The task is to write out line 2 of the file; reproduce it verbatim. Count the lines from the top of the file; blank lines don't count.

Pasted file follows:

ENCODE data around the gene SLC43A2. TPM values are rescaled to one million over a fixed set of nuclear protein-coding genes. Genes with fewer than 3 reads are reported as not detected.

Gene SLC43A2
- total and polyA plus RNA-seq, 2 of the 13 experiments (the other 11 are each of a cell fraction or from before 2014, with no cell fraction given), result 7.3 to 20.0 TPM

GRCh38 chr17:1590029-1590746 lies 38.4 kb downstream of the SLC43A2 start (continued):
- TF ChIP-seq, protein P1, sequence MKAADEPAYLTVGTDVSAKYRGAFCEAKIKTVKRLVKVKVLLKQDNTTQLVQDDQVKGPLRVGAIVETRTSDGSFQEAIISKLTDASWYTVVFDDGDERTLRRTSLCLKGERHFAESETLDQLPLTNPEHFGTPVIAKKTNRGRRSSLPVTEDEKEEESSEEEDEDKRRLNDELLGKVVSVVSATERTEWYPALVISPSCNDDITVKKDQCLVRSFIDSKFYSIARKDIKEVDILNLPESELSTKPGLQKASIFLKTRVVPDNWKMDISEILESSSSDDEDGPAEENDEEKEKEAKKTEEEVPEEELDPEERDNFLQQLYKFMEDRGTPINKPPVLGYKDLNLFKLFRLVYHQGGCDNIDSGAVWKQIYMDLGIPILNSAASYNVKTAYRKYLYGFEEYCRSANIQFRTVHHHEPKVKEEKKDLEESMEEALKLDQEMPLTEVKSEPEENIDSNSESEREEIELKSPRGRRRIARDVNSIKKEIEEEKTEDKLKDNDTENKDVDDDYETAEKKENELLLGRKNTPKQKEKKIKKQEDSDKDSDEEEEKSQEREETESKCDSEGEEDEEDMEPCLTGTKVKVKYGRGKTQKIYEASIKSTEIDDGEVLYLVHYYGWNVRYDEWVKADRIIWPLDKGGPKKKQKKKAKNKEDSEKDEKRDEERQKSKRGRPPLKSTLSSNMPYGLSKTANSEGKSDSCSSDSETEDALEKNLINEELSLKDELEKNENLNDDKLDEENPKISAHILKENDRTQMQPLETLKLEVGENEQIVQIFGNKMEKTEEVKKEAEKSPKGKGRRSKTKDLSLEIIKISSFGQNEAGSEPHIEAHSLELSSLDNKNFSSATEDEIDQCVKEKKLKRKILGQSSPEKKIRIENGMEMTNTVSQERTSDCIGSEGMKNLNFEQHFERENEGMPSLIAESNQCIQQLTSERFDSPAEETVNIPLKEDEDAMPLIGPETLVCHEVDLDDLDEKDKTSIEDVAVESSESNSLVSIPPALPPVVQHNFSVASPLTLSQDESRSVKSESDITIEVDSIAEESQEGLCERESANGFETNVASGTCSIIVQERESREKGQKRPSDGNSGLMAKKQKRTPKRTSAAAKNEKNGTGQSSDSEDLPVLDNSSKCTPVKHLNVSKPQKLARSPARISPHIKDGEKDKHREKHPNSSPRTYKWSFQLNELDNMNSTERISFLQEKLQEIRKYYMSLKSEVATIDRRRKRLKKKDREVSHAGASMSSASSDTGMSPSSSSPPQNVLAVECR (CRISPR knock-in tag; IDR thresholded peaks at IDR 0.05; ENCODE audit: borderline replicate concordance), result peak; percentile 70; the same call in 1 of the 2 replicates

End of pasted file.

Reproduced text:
Gene SLC43A2